The Wisdom and Experience of Scott Jurek

Posted on June 26, 2012

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I’m in the final stages of getting ready for a youth trip to Denver, but I had to share a little story. Last week I got the chance to run with Scott Jurek. I only ran next to him for 30 seconds of a 4.5 mile run through Robinette’s Apple Haus and Winery trails, but still it was great to meet him however brief the encounter may have been.

Scott is on a book signing tour for his new book Eat & Run: My Unlikely Journey to Ultramarathon Greatness. As part of the tour he is doing runs in most of the cities he is visiting. You can see a picture of the Grand Rapids group above. (I’m in the back by the white van on the left.) The book is a great read and resonates with my life right now in several ways.

What I wanted to share were two quotes, the first is a paragraph about the reason behind doing an ultramarathon. (For those of you who don’t know, I’m in the middle of training for my first 50-mile race.) It captures the grace and insanity of distance running. The second quote is one of the most beautiful (and applicable far beyond running) statements I think I have ever read.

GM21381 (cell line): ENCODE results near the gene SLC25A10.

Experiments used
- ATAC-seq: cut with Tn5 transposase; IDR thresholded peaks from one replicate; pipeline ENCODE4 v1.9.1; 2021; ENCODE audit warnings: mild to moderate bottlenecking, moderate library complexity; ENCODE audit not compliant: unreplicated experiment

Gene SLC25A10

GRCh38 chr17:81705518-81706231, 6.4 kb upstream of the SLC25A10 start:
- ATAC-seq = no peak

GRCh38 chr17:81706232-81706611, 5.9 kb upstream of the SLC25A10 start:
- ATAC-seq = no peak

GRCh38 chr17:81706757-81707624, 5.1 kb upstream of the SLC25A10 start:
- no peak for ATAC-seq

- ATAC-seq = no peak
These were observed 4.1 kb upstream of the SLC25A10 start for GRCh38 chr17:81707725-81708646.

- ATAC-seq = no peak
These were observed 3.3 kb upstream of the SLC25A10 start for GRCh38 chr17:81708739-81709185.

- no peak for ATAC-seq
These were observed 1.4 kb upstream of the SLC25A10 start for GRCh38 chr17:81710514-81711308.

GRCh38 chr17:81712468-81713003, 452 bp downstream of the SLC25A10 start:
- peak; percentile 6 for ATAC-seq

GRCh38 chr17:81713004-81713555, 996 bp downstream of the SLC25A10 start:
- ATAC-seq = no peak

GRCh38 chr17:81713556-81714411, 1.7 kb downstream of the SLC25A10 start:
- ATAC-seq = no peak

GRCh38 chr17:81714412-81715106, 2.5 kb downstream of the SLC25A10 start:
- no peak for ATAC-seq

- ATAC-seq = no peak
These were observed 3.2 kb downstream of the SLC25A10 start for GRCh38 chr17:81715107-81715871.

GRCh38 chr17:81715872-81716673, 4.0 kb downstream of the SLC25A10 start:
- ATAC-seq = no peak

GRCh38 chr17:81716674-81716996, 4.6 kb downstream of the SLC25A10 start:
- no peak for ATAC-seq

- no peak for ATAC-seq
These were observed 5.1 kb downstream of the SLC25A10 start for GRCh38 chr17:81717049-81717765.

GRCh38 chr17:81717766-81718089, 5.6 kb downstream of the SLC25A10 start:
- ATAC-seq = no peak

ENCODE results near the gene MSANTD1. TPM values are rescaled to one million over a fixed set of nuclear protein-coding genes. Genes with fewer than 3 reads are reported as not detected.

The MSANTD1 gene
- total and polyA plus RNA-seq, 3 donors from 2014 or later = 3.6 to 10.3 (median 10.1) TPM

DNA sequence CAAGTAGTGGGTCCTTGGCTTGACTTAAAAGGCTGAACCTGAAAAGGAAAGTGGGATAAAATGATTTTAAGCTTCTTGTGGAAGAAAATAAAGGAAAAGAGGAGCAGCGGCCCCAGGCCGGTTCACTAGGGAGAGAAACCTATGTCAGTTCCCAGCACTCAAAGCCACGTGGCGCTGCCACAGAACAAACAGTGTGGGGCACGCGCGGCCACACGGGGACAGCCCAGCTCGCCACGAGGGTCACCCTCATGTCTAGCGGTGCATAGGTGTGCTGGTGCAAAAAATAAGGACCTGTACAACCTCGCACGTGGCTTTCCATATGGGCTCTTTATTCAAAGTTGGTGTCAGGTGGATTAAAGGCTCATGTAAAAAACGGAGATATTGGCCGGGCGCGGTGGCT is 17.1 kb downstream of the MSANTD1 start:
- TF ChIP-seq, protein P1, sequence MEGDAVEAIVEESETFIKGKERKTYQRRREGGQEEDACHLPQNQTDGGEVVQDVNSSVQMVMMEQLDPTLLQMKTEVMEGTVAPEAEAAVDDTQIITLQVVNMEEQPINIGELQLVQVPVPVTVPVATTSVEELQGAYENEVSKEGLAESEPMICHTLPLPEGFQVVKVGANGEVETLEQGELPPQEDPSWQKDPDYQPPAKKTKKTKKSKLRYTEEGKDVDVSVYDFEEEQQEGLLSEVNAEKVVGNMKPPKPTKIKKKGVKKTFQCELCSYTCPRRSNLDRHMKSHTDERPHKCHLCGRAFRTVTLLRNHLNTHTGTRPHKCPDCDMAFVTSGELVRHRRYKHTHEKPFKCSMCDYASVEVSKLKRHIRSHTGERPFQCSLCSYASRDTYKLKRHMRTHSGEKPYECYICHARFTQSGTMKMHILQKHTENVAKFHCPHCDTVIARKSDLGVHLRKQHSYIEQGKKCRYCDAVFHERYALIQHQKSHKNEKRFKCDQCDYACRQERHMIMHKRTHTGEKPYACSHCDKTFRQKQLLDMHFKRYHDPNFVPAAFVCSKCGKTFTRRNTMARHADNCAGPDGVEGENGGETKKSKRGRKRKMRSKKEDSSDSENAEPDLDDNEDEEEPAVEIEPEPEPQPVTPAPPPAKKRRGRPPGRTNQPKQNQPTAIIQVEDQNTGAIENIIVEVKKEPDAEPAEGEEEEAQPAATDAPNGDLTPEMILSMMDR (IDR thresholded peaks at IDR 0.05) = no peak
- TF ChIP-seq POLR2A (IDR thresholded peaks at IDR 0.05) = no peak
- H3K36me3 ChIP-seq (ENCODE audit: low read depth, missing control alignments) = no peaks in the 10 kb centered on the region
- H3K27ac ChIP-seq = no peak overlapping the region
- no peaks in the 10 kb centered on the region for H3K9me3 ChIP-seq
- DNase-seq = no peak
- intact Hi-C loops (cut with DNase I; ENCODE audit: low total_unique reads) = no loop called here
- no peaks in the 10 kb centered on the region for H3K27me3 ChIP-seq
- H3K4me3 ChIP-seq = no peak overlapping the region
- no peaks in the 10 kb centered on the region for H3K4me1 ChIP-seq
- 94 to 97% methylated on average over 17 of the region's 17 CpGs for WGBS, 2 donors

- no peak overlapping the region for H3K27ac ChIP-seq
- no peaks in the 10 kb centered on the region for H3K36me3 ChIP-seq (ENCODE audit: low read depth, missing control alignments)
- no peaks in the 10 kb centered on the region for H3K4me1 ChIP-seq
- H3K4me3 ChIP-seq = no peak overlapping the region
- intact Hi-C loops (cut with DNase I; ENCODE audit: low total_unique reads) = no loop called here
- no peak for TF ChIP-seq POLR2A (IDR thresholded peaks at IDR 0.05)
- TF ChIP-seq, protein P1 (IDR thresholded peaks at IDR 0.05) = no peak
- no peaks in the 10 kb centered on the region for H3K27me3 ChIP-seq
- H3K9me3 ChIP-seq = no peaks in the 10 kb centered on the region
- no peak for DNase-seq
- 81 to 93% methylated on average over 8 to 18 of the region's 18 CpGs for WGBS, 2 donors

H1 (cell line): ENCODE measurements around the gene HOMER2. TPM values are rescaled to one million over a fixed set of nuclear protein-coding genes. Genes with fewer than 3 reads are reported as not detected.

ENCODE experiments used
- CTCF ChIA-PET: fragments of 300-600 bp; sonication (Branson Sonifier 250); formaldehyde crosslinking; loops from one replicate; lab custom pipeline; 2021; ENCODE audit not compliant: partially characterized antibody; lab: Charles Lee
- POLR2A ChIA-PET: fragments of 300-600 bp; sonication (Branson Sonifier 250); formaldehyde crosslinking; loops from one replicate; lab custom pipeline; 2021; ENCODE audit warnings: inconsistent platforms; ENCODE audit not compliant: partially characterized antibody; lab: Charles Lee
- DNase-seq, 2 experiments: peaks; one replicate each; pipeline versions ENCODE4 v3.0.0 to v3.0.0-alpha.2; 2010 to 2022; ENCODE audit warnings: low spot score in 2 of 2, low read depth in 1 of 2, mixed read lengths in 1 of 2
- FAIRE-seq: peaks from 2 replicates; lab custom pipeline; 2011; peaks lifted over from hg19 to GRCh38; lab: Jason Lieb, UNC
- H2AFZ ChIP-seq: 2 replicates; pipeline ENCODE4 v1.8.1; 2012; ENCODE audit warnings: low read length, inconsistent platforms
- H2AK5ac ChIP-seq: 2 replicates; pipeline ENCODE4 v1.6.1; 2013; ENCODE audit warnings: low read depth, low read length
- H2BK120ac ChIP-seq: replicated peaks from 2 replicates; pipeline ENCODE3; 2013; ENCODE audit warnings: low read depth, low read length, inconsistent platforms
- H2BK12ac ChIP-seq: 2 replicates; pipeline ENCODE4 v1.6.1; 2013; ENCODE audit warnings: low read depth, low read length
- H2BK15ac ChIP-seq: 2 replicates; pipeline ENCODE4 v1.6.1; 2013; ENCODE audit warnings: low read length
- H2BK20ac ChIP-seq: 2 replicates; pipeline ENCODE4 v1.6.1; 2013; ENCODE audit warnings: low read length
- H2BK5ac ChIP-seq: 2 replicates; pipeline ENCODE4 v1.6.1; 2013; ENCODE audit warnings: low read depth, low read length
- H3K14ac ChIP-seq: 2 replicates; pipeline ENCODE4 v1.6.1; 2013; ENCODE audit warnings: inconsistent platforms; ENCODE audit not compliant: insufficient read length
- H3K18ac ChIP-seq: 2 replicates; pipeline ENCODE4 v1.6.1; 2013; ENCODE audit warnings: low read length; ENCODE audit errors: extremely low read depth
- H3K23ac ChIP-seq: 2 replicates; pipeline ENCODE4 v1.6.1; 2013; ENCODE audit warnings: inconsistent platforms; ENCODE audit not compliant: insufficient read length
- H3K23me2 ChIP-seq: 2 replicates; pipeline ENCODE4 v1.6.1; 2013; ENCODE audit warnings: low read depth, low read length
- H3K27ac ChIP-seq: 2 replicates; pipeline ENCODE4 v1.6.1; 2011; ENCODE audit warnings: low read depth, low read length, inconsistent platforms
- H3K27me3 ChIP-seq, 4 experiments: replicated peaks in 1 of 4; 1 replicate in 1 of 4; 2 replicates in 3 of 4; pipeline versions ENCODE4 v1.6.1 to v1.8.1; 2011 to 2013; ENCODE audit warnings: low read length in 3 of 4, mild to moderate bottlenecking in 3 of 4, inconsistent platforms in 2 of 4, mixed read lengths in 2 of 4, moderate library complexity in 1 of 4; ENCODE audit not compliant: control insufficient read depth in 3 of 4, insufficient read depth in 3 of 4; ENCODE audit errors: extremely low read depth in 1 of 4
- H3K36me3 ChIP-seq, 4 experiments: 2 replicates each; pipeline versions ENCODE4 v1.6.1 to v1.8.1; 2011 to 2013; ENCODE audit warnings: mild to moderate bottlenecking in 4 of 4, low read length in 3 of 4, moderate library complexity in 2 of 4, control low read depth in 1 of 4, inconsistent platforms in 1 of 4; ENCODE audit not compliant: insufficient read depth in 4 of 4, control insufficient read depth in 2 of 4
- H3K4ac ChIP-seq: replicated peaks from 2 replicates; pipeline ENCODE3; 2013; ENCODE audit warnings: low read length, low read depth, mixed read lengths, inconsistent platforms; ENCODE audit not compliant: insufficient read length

I’m convinced that a lot of people run ultramarathons for the same reason they take mood-altering drugs. I don’t mean to minimize the gifts of friendship, achievement, and closeness to nature that I’ve received in my running career. But the longer and farther I ran, the more I realized that what I was often chasing was a state of mind-a place where worries that seemed monumental melted away, where the beauty and timelessness of the universe, of the present moment, came into sharp focus. I don’t think anyone starts running distances to obtain that kind of vision. I certainly didn’t. But I don’t think anyone who runs ultra distances with regularity fails to get there. The trick is to recognize the vision when it comes over you. My broken toe helped me do that. (page 181)

Dawn would come. It had to. The race would end. I would finish. I knew all that. But what should have been self-evident truths felt like prayers. (page 226)

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